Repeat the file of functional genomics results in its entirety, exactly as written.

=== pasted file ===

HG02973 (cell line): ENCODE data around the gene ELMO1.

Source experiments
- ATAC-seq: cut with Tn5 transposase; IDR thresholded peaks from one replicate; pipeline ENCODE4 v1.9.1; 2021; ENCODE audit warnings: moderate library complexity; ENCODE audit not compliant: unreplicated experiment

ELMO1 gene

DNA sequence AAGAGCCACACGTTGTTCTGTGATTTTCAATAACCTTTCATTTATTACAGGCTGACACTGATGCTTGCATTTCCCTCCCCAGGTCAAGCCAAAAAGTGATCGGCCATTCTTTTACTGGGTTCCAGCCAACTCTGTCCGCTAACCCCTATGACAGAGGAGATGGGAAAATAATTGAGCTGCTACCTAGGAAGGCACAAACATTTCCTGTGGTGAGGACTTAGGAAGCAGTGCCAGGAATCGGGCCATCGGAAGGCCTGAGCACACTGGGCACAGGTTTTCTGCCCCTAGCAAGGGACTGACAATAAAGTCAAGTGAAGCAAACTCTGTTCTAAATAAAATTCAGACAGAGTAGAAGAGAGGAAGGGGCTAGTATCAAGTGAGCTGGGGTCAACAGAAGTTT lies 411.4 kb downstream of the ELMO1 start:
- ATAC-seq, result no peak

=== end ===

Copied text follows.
HG02973 (cell line): ENCODE data around the gene ELMO1.

Source experiments
- ATAC-seq: cut with Tn5 transposase; IDR thresholded peaks from one replicate; pipeline ENCODE4 v1.9.1; 2021; ENCODE audit warnings: moderate library complexity; ENCODE audit not compliant: unreplicated experiment

ELMO1 gene

DNA sequence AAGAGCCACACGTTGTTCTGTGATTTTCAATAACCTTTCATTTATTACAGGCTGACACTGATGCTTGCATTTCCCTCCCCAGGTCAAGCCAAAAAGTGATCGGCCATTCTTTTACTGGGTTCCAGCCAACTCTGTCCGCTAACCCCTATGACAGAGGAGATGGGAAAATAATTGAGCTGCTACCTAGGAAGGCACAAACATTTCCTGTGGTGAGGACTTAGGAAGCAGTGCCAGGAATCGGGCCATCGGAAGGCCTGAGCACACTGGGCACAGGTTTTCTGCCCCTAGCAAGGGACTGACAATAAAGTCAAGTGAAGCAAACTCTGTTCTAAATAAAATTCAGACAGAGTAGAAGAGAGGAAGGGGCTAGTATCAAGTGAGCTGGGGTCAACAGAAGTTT lies 411.4 kb downstream of the ELMO1 start:
- ATAC-seq, result no peak